Q: This fall you chose not to play college but instead chose to play some professional tournaments. Did that give you a glimpse of what the professional life would be like?

A: Yeah, I played in professional tournaments as an amateur before college, so I kind of knew what to expect. It was a little awkward because I was still in college, and I knew I was going to come back after a few months of play to the team aspect of tennis. It definitely helped me to feel it again, to feel that atmosphere on the tour. It will help me when I graduate, definitely.

Q: Do you still plan on playing professionally when you graduate? I know your parents played.

A: My parents didn't actually play professionally. When they turned 21 they quit because their parents forced them to go to school. That wasn't the case with me--I decided to go to school. It was just a different time. They only had a couple of tournaments a year, but now I probably have 5,000 future tournaments. It's just easier to travel now. I definitely think I'll play professionally for a few years after I gradutate.

Q: Serbia--your home country--won the Davis Cup this year. Did that give you a sense of national pride?

A: Yeah, definitely. I would say Serbs are a very proud people in everything, not only sport. I would say that's why we're successful in every sport not just tennis. A few years ago, we had three No 1 players in the world. For a country with 7 million people, that is a great accomplishment.

Q: What are some of your off the court hobbies?

A: I like to hang out--we hang out all the time as a team. We play pool a lot. Video games our are current hobby. Every month we have a new thing that is going on. On the trips, we play a lot of cards. Basically whenever I'm around my teammates I have a lot of fun.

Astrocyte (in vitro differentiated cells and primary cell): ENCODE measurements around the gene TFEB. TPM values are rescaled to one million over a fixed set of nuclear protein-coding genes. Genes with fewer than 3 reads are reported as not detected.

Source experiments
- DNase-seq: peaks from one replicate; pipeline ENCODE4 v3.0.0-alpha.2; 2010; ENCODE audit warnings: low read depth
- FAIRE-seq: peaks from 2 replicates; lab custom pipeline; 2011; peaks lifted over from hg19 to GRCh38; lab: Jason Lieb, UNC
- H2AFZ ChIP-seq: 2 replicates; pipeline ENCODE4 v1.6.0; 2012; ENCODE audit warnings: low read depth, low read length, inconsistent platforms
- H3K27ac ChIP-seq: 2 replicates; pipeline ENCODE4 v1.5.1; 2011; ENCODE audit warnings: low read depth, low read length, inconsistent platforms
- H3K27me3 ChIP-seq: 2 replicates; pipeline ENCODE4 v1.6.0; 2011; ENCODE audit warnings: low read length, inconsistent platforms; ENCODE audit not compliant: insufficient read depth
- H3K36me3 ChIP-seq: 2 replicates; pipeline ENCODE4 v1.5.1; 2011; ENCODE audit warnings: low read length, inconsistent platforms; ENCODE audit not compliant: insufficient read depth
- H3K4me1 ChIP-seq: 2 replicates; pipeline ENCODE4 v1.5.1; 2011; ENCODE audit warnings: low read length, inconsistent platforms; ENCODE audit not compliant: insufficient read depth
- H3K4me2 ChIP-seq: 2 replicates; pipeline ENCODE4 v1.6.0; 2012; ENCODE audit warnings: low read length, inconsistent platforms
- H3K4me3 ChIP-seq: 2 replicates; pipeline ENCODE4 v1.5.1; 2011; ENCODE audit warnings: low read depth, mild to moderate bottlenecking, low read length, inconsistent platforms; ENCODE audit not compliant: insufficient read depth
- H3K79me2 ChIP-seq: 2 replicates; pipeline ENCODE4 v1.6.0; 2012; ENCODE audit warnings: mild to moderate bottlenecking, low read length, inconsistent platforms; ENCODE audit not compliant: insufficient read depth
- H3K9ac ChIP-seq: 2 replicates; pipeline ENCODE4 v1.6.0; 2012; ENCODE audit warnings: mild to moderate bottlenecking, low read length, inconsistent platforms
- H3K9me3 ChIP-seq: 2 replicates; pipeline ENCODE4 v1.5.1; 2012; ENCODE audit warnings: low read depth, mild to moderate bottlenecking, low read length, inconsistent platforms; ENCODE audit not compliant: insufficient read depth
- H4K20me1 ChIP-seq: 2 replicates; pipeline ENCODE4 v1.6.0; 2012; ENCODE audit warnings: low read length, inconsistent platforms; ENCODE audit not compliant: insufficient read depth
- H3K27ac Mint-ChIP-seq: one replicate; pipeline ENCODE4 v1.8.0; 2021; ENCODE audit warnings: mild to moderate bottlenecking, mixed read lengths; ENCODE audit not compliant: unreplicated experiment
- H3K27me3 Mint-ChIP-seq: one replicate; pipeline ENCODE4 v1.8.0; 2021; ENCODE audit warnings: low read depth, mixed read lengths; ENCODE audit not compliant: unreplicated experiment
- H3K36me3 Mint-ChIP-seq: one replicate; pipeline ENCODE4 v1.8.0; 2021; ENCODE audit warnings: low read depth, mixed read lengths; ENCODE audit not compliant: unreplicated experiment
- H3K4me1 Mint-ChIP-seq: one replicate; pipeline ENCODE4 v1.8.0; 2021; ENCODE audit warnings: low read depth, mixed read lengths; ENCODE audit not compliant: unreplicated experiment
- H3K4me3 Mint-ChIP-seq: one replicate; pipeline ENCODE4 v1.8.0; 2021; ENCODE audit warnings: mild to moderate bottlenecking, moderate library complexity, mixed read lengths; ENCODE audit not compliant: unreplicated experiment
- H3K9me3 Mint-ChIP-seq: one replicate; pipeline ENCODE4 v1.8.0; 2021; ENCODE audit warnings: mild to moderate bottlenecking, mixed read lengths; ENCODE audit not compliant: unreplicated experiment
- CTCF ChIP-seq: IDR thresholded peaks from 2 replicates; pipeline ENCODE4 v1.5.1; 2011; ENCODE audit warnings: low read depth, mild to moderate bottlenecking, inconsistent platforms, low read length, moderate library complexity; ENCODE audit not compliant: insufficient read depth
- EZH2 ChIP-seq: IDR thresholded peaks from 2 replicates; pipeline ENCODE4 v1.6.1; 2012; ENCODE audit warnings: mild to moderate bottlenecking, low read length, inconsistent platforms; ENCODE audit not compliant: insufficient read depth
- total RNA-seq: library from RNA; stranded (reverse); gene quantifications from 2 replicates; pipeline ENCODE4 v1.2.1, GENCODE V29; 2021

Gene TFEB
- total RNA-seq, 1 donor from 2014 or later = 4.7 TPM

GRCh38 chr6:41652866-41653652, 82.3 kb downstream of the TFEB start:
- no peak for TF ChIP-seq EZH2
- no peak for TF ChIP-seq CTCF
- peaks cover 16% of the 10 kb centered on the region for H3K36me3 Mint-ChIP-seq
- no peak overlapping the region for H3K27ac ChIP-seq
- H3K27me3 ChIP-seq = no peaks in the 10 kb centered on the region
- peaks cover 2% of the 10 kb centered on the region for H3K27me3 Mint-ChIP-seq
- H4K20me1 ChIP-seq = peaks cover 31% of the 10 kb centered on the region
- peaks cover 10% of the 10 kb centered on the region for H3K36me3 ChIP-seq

Q: I hear you like techno music. Is that a Serbian thing or more of a Boris thing?

A: That's more of a European thing. They don't play a lot of rap or country back home. It's pretty much like country or rap in the South. Everyone in Europe listens to electronic music; it's not just Serbia.

Q: Has any of that country or rap rubbed off on you?

A: I listen to some of it, but I'm still sticking with house music. I think the European guys on the team brought the electronic music to the team, and I would say most of the team is listening to it--not just the European players.

Q: So you've rubbed off on them?

A: Yeah, pretty much (laughs).

Q: I know you're playing No. 5, but you're a former top-20 player. You're probably one of the top No. 5's in the nation. Is there any added pressure playing number five?

A: Honestly, I felt pressure in the beginning. I had just come back, and it was new for me to play No. 5. I had been highly ranked and had played in the top of the lineup since I got here. Playing five was a little change for me--it was just different. Now, I don't feel any pressure. It's just about playing my best tennis. I don't care where I'm playing. If I can be the best number five guy in the country, then I'm fine with that.

Q: This spring you started out strong. You're 15-1 at singles and 14-1 at doubles, so you're playing pretty well. Do you still feel like there's room for improvement?

A: I just have to keep at it. I have to work hard every day in practice. There are definitely a few aspects of my game that I'm still trying to get better. There are just small things I always have to work on, not only in college but once I graduate. I just have to focus on good tennis for now.

Q: Last year, UT was SEC champs and national finalists. Do you think that experience is going to help you this year to reach your goal?

A: Oh, it definitely will. Last year, we were also No. 2 at National Indoors. It was the same thing this year. Some of the other guys and I felt that this year we got there easier. It was just easier to get to the finals, even if the scores were closer than last year. That experience from last year really helped us, so I'm hoping that experience will help us with SECs and NCAAs.